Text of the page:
Nova festival massacre survivors sue Israeli army over failures to prevent Hamas atrocities

Survivors are seeking £44 million in damages after ‘incomprehensible’ security failures


RE'IM, ISRAEL - DECEMBER 21: Israeli solders and visitors walk among a display of photos of people killed during the Hamas attack at the 'Nova' festival site, on December 21, 2023 in Re'im, Israel. It has been more than two months since the Oct. 7 attacks by Hamas that prompted Israel's retaliatory air and ground campaign in the Gaza Strip. (Photo by Maja Hitij/Getty Images)

Survivors of the Nova Festival massacre have filed a lawsuit against Israeli defense agencies for negligence, claiming the attack on October 7 could have been averted.

The claim, filed on behalf of 42 survivors, stated: “Were it not for the failures and negligence of the defendants, jointly and severally, the disaster could have been prevented”. The 42 plaintiffs are suing the IDF, Shin Bet, and Israel Police, for 200 million shekels (£44 million) in the largest case of its kind.

The survivors filing the lawsuit claim they suffered bodily and mental harm at the festival, at which 360 people were murdered, and 40 were taken hostage to Gaza. Survivors have described fleeing from Hamas, and hiding under dead bodies to protect themselves from shrapnel.

The suit relates to both the approval of the festival, and the failure to shut it down once security threats became apparent.

Before the Nova festival was approved, senior officers in the IDF’s Gaza division voiced concerns over its location, the claim states. The festival took place near Kibbutz Re’im, close to the border with Gaza. The claim also states that the IDF was warned that it would be difficult to secure the festival, since so many soldiers would be on leave for Simchat Torah.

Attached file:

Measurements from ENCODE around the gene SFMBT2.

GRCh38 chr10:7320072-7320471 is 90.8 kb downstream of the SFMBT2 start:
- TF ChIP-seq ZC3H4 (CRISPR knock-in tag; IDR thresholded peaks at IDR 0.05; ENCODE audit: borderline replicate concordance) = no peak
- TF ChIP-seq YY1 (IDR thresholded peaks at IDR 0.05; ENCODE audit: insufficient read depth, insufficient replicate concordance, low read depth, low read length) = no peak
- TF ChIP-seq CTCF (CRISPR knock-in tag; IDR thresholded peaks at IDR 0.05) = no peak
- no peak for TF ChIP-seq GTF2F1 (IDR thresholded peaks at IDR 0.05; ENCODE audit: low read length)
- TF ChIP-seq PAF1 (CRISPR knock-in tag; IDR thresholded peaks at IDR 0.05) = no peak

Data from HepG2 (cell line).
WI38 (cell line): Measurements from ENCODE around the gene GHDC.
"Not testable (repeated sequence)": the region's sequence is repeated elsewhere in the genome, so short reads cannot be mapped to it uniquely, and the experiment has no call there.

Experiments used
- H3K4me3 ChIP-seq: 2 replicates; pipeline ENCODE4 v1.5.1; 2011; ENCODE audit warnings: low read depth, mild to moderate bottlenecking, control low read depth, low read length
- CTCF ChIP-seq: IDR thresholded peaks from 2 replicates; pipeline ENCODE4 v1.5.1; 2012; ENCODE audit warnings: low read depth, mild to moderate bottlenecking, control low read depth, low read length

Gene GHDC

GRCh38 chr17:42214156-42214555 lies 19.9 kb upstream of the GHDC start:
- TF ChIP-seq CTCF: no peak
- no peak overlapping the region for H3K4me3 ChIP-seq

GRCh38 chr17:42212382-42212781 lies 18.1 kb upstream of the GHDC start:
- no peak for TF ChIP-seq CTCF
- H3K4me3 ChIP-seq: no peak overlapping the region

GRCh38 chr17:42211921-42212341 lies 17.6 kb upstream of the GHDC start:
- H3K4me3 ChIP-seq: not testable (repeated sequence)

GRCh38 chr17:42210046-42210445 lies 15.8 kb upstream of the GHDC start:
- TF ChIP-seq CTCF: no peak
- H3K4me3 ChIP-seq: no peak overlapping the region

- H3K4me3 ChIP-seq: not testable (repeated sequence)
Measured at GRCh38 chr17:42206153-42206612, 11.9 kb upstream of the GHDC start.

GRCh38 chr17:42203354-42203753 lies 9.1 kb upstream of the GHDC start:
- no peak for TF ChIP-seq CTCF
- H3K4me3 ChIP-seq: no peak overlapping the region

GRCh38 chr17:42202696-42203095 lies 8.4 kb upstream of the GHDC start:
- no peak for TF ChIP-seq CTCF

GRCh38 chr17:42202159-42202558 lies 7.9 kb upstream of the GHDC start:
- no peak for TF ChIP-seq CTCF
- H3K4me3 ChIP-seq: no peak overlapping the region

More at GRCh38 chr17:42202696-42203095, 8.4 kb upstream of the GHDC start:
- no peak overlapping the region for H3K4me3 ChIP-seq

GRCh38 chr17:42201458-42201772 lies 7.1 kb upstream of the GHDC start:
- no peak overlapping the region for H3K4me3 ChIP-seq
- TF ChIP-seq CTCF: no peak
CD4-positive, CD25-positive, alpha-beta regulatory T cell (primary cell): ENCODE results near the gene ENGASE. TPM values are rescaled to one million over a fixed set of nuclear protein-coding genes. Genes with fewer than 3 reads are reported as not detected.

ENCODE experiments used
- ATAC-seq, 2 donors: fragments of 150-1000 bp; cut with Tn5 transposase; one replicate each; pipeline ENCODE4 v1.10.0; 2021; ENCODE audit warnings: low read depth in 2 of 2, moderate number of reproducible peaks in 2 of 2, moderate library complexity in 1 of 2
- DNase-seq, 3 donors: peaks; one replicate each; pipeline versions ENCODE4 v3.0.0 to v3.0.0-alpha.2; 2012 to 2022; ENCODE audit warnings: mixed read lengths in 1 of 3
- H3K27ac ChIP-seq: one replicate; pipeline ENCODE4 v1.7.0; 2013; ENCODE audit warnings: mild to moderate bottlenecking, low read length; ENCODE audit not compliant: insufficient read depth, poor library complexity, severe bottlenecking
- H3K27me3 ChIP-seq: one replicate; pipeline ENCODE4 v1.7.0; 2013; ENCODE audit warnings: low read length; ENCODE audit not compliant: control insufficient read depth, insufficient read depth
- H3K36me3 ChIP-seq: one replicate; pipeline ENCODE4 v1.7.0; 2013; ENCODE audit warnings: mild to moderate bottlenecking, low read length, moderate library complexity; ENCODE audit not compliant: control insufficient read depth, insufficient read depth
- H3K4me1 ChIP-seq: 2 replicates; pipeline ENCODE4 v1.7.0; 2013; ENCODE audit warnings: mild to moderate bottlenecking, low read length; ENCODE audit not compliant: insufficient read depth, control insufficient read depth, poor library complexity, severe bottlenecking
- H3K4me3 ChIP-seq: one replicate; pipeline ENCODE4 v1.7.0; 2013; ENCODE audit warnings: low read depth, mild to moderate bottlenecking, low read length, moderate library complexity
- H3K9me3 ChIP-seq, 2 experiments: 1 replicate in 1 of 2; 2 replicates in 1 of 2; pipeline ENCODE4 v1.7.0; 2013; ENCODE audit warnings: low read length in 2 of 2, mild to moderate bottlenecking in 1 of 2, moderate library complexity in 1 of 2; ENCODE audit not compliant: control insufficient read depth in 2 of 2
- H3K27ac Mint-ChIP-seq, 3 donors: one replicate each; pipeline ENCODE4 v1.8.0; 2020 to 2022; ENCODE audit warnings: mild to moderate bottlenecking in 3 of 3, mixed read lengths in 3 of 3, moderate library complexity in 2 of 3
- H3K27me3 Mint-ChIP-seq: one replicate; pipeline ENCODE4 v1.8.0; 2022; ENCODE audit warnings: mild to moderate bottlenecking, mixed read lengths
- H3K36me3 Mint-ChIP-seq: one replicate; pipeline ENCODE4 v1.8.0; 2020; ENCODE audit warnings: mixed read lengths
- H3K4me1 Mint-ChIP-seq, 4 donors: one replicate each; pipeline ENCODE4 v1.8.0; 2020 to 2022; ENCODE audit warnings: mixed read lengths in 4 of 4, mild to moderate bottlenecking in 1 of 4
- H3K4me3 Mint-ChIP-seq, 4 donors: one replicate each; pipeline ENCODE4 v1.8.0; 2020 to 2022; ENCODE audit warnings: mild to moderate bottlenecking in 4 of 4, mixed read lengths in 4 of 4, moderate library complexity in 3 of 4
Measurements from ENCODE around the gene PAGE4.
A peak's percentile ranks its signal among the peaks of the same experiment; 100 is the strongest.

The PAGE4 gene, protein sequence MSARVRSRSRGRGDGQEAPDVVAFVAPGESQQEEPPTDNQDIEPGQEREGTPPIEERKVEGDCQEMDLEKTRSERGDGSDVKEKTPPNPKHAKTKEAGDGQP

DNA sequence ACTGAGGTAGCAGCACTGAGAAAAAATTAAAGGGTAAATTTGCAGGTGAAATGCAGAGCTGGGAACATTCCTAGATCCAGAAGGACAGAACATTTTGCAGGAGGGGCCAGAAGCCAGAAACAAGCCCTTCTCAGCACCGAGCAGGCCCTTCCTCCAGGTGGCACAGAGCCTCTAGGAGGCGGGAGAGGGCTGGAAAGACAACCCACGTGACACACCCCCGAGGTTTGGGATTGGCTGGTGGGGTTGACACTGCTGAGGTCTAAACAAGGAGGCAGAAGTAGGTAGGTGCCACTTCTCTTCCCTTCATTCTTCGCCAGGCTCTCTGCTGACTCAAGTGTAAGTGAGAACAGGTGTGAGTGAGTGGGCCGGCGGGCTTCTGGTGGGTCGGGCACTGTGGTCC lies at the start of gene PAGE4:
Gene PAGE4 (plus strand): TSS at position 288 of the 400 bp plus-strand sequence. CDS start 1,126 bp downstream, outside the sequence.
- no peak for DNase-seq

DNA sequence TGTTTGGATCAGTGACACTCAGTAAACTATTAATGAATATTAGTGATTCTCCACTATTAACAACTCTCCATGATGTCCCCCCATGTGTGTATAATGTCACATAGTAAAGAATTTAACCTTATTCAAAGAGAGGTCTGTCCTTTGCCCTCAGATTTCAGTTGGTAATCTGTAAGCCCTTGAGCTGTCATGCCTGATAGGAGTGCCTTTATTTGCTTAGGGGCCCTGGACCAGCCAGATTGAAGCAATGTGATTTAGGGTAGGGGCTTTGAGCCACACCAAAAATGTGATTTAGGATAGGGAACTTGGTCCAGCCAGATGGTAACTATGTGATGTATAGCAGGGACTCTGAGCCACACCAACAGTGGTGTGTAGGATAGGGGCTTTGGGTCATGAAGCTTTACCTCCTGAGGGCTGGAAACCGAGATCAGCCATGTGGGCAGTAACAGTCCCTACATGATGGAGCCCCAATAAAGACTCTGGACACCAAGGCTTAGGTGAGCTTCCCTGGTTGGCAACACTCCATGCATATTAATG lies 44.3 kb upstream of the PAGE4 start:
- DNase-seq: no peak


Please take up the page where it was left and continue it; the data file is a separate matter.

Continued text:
The event went ahead despite warnings from the Gaza division, and Southern command. The survivors argue that they were not made aware of the security concerns.

The lawsuit also claims that no order was given to disperse the festival, even after it became clear that a security risk was emerging. “One telephone call stood between the lives and bodily and psychological integrity of the plaintiffs – and the destruction of those lives," the claim states.

The claim continues: "All that the defendants had to do was to call the organizers responsible [for the party] to disperse the festival in light of the warnings that were received… It is incomprehensible that the defendants did not order the immediate dispersal of the festival."

The counsel representing the survivors – Anat Ginzburg and Gilad Ginzburg – stated: “"The disaster could have been prevented at so many points in time. We ask the court to step in and compensate the plaintiffs who have been most severely harmed”.

The lawsuit is the largest clam ever filed in Israel against a state body for negligence. According to the claim, this will not be “instead of the state commission of inquiry that will be established”.

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